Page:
Antibody proteins attacking coronavirus, illustration

A new study has produced a proof of principle for a new “universal” means of treating COVID-19.  Using messenger RNA packaged in lipid nanoparticles, scientists showed in a mouse model that host cells can produce a “decoy” enzyme that binds to coronavirus spike proteins, meaning the virus shouldn’t be able to latch onto cells in the host’s airway and start the infection process.

“Rather than messenger RNA as a vaccine, this shows that mRNA can be used as a universal therapy against different coronaviruses,” said Gaurav Sahay of Oregon State University (OSU) and senior author. “Despite mass vaccination, there is an urgent need to develop effective treatment options to end this pandemic. Several therapies have shown some effectiveness, but the virus’ high mutation rate complicates the development of drugs that treat all variants of concern.”

The group’s most recent findings were published in Advanced Science.

Next steps involve showing that the protein prevents infection in mice, said Sahay, who added that the mRNA treatment is possibly “a couple of years” away from being available to human patients.

In their study, Sahay and collaborators showed that, in a mouse model, it’s possible to prompt production of a protein that can block multiple variants of the SARS-CoV-2 virus from entering cells and causing respiratory disease.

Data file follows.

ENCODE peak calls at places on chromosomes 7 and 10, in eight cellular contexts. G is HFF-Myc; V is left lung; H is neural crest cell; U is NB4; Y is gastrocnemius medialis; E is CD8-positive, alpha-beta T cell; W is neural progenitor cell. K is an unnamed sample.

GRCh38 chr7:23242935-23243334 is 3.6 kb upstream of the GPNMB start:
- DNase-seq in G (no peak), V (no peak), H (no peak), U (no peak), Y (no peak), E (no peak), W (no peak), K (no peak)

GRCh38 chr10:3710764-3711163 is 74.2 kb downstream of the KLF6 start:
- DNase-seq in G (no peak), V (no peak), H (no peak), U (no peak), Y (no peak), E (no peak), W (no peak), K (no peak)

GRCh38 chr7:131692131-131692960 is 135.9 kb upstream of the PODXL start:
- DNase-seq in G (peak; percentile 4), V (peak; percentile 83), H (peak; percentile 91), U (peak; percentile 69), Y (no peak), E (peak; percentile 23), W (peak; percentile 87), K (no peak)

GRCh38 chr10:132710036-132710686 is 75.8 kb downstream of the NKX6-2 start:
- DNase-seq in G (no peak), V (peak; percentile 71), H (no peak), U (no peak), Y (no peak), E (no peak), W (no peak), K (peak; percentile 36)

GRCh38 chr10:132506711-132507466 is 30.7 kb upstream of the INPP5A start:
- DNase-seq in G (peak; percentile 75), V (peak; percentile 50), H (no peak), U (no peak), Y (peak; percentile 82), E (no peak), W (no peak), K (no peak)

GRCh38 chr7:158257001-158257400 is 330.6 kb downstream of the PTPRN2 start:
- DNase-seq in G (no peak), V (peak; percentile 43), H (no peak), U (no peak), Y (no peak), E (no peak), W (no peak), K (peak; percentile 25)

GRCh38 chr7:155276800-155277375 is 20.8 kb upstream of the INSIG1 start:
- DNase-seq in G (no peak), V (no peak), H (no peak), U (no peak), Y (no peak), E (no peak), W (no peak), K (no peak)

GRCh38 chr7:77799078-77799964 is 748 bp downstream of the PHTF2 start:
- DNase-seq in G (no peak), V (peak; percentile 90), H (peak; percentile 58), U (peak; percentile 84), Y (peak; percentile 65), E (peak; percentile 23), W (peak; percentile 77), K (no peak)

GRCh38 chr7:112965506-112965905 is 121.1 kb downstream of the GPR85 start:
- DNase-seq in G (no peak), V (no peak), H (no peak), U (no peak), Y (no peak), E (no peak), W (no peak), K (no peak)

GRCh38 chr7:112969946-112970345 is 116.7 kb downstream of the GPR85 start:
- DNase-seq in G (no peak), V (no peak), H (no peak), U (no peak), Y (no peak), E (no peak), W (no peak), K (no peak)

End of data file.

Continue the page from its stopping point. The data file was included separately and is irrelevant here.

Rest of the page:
Breathing in the virus is the primary way to contract COVID-19, blamed for 6 million deaths globally since the pandemic began in late 2019. The virus’ envelope is covered in spike proteins that bind to an enzyme produced by cells in the lungs.

The study involved messenger RNA that was administered intravenously and also through inhalation, which would be the preferred delivery method for humans.

HACE2—short for human angiotensin-converting enzyme 2—is an enzyme of the airway cells. It is also expressed in the heart, kidney and intestine, and has a hand in numerous physiological functions.

Simply giving a COVID-19 patient hACE2 would have limited effectiveness in treating the disease, Sahay said, because the soluble form of the enzyme, the kind that can circulate throughout the body, has a short half-life—less than two hours, meaning it wouldn’t stay in a person’s system very long.

But lipid nanoparticles (LNPs), containing mRNA that orders production of the enzyme, can overcome that problem.

In this study, the researchers engineered synthetic mRNA to encode a soluble form of the enzyme, packaged the mRNA into lipid nanoparticles and delivered it to cells in the liver with an IV; within two hours, the enzyme was in the mice’s bloodstream, and it stayed there for days.

The scientists also delivered the loaded LNP via inhalation, prompting epithelial cells in the lungs to secrete soluble hACE2.

“The soluble enzyme effectively inhibited live SARS-CoV-2 from infecting host cells,” said OSU postdoctoral researcher Jeonghwan Kim. “The synthesis of mRNA is fast, affordable and scalable, and LNP-delivered mRNA can be repeated as necessary to sustain protein production until the infection subsides. Once treatment stops, the no-longer-needed soluble hACE2 clears the system in a matter of days.”

Also of Interest